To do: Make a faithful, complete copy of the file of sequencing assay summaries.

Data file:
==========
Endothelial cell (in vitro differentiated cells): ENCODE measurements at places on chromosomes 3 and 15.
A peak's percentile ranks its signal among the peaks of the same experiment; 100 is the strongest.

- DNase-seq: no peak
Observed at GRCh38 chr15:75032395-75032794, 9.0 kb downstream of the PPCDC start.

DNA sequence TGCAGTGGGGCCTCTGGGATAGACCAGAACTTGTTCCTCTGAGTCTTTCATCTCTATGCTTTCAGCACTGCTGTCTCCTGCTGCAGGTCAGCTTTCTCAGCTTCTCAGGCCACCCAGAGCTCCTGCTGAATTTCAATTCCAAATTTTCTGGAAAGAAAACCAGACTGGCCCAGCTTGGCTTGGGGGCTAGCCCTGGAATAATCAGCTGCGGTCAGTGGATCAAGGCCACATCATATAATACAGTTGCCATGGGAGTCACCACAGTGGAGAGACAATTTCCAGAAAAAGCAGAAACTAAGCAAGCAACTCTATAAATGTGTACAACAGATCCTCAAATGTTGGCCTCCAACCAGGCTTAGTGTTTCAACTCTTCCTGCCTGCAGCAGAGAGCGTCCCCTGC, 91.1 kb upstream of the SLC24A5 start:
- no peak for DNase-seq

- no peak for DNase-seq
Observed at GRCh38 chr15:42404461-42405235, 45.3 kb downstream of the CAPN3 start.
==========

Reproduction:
Endothelial cell (in vitro differentiated cells): ENCODE measurements at places on chromosomes 3 and 15.
A peak's percentile ranks its signal among the peaks of the same experiment; 100 is the strongest.

- DNase-seq: no peak
Observed at GRCh38 chr15:75032395-75032794, 9.0 kb downstream of the PPCDC start.

DNA sequence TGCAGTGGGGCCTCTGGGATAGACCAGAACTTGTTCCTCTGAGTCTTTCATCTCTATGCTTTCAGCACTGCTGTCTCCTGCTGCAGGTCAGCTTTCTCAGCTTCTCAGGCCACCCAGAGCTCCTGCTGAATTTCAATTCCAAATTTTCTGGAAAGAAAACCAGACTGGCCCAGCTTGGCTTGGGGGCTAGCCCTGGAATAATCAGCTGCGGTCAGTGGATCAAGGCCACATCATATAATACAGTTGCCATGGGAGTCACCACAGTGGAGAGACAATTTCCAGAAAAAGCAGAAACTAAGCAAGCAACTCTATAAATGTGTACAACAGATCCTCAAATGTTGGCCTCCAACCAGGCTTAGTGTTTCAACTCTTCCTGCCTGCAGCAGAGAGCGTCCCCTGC, 91.1 kb upstream of the SLC24A5 start:
- no peak for DNase-seq

- no peak for DNase-seq
Observed at GRCh38 chr15:42404461-42405235, 45.3 kb downstream of the CAPN3 start.